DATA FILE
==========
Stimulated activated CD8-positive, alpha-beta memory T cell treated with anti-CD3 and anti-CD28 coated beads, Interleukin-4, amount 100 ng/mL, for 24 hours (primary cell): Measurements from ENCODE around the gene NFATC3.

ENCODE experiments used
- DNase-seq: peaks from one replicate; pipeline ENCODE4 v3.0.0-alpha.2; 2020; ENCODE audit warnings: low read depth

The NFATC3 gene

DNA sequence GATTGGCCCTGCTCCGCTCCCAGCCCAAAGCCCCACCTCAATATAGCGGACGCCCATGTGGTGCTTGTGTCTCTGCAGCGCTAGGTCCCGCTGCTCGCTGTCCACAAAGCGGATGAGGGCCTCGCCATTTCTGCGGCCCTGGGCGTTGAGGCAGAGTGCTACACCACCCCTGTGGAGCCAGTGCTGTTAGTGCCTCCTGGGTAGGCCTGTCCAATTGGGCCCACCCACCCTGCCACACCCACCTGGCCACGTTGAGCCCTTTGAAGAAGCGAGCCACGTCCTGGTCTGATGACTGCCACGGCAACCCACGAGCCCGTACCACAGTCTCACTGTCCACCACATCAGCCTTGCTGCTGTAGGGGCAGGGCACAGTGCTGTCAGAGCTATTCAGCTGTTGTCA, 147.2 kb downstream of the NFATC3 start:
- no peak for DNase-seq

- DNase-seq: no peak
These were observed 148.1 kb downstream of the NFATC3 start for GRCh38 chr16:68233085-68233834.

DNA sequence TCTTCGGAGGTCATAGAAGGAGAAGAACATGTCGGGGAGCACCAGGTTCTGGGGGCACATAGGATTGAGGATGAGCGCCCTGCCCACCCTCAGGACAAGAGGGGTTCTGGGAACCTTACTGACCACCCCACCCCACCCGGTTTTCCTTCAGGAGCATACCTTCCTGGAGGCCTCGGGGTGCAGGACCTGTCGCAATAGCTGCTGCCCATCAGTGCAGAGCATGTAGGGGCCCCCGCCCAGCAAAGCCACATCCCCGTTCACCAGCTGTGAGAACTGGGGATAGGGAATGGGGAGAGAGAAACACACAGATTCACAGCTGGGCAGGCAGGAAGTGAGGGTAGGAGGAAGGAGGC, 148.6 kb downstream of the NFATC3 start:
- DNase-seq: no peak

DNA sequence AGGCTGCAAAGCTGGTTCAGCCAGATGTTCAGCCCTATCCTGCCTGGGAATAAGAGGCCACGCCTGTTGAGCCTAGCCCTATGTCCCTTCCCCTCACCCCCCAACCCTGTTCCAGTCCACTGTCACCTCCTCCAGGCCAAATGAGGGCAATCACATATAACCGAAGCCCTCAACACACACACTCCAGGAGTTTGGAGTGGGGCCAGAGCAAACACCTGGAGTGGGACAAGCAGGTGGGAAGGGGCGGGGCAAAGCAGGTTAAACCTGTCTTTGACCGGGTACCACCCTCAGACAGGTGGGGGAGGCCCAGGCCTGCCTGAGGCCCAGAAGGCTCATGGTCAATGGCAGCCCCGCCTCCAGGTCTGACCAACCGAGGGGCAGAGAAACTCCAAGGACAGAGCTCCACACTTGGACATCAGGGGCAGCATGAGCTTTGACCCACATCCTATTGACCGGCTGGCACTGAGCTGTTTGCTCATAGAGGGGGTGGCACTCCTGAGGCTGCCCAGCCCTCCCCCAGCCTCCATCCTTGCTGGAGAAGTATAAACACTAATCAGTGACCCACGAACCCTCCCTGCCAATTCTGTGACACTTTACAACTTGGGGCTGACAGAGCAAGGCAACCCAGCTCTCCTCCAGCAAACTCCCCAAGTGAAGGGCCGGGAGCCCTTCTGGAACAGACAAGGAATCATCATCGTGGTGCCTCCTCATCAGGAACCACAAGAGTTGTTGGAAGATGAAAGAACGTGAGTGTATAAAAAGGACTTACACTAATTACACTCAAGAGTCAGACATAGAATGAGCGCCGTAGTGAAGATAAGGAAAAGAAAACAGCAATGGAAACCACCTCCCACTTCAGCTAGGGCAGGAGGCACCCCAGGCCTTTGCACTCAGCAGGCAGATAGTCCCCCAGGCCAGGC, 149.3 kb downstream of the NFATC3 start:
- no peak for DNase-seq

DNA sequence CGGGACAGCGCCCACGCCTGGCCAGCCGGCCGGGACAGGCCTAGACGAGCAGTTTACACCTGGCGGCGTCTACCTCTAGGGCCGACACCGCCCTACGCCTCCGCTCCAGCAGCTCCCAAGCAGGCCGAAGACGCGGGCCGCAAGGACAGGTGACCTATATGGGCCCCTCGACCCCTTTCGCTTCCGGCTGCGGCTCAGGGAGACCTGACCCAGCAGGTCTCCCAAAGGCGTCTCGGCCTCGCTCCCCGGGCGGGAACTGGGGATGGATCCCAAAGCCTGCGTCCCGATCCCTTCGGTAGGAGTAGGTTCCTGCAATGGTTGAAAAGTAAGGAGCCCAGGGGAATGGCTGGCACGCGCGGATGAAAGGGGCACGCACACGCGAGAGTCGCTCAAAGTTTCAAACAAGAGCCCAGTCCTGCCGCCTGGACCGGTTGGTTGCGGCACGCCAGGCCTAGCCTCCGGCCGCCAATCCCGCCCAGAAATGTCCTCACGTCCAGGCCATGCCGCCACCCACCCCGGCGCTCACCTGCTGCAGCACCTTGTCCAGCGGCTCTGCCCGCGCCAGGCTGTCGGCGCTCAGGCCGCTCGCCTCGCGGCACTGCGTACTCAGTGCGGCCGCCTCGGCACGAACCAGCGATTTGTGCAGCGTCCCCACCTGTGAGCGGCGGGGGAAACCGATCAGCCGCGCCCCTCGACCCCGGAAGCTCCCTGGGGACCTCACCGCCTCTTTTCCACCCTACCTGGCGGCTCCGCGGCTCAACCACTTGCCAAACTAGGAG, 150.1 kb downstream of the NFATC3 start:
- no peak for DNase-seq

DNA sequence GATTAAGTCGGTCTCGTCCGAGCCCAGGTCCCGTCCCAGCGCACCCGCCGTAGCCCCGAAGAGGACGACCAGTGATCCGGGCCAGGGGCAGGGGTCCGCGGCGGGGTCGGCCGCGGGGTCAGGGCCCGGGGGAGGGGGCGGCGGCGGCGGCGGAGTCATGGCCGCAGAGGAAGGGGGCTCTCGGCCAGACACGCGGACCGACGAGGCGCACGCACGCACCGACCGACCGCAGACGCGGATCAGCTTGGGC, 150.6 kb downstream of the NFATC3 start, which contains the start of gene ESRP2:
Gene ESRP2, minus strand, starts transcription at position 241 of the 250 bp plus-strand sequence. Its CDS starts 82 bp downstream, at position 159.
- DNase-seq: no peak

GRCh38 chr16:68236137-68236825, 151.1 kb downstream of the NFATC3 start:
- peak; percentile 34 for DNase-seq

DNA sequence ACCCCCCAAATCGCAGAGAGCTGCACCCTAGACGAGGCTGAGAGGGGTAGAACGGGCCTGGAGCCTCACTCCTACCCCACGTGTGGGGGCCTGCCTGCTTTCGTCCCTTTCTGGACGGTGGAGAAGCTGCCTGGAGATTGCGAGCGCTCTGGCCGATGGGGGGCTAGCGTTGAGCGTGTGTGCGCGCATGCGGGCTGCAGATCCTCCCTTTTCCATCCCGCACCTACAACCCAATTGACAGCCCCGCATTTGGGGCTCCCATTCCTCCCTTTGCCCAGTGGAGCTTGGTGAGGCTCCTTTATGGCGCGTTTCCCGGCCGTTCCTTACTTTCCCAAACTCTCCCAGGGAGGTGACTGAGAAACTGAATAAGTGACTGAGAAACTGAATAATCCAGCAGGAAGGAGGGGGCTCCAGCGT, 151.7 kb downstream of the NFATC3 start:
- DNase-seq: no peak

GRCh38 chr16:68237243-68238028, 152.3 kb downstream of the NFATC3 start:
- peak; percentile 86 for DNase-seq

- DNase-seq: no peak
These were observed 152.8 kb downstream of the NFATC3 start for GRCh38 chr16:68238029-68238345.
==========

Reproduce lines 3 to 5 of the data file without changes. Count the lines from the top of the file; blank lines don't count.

- DNase-seq: peaks from one replicate; pipeline ENCODE4 v3.0.0-alpha.2; 2020; ENCODE audit warnings: low read depth

The NFATC3 gene

DNA sequence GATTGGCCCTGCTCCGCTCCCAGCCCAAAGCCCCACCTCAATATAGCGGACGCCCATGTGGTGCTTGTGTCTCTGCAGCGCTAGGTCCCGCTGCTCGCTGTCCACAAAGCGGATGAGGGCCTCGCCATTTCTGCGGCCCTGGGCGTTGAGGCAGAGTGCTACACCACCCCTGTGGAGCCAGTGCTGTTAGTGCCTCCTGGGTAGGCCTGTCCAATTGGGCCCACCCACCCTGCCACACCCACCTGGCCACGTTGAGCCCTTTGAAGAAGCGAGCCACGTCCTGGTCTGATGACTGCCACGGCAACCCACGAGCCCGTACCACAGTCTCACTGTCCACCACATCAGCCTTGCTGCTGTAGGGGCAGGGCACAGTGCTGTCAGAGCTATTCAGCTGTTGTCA, 147.2 kb downstream of the NFATC3 start: